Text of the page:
top of page

5 methods to create your own lines

There are plenty of things to practice as a jazz musician—between licks, transcription, ear training and more. But one of the most common things we practice is improvisation. But when it comes to improvising, do you ever feel like your lines are stale? Or when it’s your turn to take a solo, you’re not sure what’s going to come out?

Today we’re going to talk about a few different ways you can hone your skills and create your own lines, and we’ll talk through a few exercises from our Line Construction Exercises PDF package. These are some great exercises to help you feel like you’re truly improvising on your own. If you like these exercises, make sure to check out the full PDF for more.

So let’s jump in!


Phrase variation exercise

Rhythm fill-in exercise

Etude fill-in exercise

Modal sequencing

Voice leading fill-in exercise

Phrase variation exercise

One of the best things you can do when you find a phrase you like is to practice your own variations on it—but sometimes that’s easier said than done.

Let’s check out this first example from the PDF package.

Jazz phrase variation exercise for practice

Our PDF has examples with a bunch of different phrases on common chord progressions. So first we’ll start by going through a phrase that’s on a ii-V-I, since that’s the most common chord progression in jazz.

Now for us to play variations on this, we’re going to break it down so we know what’s going on. Then we can figure out how we can do our own variations from there.

Starting right off, we see a big four-note enclosure that encloses the seventh of this Cm7 chord. From there, we’ll play up the arpeggio of the Cm7, playing all diatonic notes in the next measure, except for adding a sharp 11 on that F7. Then we’ll play diatonic over the Bbmaj7, with a nice triplet thrown in for rhythmic variation.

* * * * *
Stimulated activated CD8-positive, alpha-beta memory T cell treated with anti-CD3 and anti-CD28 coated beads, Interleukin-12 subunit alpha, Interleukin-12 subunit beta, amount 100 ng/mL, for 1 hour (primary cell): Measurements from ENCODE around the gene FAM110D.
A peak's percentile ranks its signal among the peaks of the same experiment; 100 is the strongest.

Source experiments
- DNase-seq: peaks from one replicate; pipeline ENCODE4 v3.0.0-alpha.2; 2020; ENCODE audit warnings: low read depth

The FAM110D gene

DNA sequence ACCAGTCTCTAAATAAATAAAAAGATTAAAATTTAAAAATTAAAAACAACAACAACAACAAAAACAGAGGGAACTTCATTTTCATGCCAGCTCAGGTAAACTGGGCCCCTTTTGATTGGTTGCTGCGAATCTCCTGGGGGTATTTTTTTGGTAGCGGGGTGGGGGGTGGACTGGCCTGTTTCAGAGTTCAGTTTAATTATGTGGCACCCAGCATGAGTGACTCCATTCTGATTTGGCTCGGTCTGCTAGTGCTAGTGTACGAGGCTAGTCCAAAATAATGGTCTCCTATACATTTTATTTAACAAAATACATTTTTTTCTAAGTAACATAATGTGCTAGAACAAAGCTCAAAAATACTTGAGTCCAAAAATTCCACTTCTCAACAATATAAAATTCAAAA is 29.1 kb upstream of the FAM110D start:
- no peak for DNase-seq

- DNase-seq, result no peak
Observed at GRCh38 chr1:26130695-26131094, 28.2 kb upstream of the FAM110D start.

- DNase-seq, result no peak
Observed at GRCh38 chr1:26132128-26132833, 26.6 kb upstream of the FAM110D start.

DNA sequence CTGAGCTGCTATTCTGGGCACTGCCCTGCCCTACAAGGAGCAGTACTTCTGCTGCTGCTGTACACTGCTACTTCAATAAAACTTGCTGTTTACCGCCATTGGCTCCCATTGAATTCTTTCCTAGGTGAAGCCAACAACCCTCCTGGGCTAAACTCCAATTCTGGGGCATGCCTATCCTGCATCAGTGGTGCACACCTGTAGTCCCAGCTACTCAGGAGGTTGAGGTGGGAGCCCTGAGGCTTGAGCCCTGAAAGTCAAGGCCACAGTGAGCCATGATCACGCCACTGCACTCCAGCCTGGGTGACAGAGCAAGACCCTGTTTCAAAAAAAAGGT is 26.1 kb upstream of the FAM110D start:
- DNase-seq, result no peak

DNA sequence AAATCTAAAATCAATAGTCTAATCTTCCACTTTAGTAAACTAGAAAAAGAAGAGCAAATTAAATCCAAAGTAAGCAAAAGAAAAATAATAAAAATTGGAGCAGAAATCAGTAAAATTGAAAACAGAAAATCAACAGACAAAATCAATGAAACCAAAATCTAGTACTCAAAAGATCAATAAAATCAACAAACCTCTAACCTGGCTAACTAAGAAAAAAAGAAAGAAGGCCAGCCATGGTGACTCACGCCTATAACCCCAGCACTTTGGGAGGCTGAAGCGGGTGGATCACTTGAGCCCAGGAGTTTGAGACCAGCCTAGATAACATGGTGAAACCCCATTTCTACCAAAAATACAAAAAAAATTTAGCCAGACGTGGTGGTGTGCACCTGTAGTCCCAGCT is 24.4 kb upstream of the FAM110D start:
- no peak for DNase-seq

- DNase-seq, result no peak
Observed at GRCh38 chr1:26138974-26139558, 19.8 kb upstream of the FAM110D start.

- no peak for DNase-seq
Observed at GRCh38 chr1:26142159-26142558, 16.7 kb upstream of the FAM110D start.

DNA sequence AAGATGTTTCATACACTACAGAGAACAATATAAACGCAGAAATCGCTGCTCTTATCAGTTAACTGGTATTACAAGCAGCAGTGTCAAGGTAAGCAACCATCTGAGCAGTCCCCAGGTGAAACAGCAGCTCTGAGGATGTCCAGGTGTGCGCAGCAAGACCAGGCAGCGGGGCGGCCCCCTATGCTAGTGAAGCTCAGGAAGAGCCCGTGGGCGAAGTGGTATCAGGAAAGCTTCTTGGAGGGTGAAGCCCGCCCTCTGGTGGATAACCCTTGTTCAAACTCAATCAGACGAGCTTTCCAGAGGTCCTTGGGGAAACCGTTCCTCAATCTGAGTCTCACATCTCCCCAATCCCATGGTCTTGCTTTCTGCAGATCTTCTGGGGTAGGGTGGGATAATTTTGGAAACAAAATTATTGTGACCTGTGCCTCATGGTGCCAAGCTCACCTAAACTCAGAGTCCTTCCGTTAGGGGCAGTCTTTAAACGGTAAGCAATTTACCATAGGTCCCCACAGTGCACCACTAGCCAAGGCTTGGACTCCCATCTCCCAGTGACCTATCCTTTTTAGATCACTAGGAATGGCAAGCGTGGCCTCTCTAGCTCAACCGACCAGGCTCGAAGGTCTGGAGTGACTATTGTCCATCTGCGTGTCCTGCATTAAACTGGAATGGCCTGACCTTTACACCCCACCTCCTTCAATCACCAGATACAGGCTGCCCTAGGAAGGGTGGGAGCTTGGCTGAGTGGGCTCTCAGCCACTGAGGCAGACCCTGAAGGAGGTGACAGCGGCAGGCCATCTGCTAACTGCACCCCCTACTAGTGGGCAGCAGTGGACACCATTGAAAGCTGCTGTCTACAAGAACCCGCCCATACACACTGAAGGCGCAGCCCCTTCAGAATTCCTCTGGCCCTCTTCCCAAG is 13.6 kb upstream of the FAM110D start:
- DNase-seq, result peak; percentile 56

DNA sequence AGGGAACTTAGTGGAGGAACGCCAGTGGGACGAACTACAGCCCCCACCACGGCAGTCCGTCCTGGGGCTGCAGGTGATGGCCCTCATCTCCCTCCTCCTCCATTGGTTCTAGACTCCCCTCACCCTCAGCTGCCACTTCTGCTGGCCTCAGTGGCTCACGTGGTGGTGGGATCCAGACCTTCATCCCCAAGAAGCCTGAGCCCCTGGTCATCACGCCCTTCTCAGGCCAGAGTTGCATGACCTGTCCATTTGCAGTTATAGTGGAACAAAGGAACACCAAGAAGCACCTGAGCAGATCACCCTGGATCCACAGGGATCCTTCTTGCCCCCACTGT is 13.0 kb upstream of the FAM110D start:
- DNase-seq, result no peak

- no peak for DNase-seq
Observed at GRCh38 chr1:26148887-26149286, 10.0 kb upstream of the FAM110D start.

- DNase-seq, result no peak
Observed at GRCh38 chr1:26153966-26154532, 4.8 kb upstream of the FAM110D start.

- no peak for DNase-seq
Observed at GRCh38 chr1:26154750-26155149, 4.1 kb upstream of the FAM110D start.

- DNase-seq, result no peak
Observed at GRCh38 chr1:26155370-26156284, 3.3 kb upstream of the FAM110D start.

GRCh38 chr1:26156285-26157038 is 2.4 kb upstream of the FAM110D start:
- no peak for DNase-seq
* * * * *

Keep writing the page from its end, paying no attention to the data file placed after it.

Let’s check out one of the variations we made in the book. You can check out this example here, but we have a bunch of variations written out, which will help you create your own.

Jazz practice phrase variation exercise explained

Comparing these two phrases, you can see in the second phrase that for this variation, we still have an enclosure, but it’s a different type than we had in the first phrase. From there, we’re playing the same arpeggio notes, but the last note is up an octave on the F7. We land on the same note, but from there, we do something different—we play an enclosure and some diatonic connections to bring us into the same note on the Bbmaj7 when we land on beat 1. So we land on that third and play pretty much the same thing, we just change one note, jumping down an octave instead of down to the fifth for a bit of variation.

These differences are pretty subtle, but we can make them more abstract, too. Here’s a variation with less in common.

Jazz variation on a phrase exercise

A great way to take a phrase like this and create your own variations is to take bits and pieces that you keep the same, while you improvise over other parts.

One way we can go about this is with fill-in exercises. With these you can give yourself a visual of parts of the phrase and then highlight the parts you have to fill in on your own with blank spaces.

Let’s check out an example of a fill-in exercise that’s in this download. To hear what Chad plays over the fill-in sections, check out our accompanying video.

jazz phrase variation fill in exercise

When you’re playing these fill-in exercises, there really is no right or wrong. But if you want to take the most melodic approach, you can try to fill in the gaps with notes that fit into the scale that harmonically matches that chord. Like if you’re playing over Cm7, try playing notes from the C Dorian scale. But when you do this, it’s important to remember the role that rhythm plays. So as you play through this, make sure to play along with a metronome or backing track.

Using Dorian mode scale over a minor chord

Rhythm Fill-in Exercises

Speaking of rhythm, practicing your rhythm is an often-overlooked strategy to help you level up your lines.

This next exercise is a bit harder than it looks, but the idea is very simple. For section two in the PDF, we get into rhythm fill-in exercises. And the best place for us to start is to just pick a rhythm that you can play confidently and play that single chord. Then you can pick notes that fit inside that chord diatonically. Like if we’re playing in Bb major, start by playing notes in the Bb major scale.

Rhythm fill in exercise for jazz musician practice

The trick with this exercise is that it is difficult to make it feel melodic. So the one solution you’ll see in the first example is that you can start and end your phrases with chord tones. This will help give it some melodic grounding.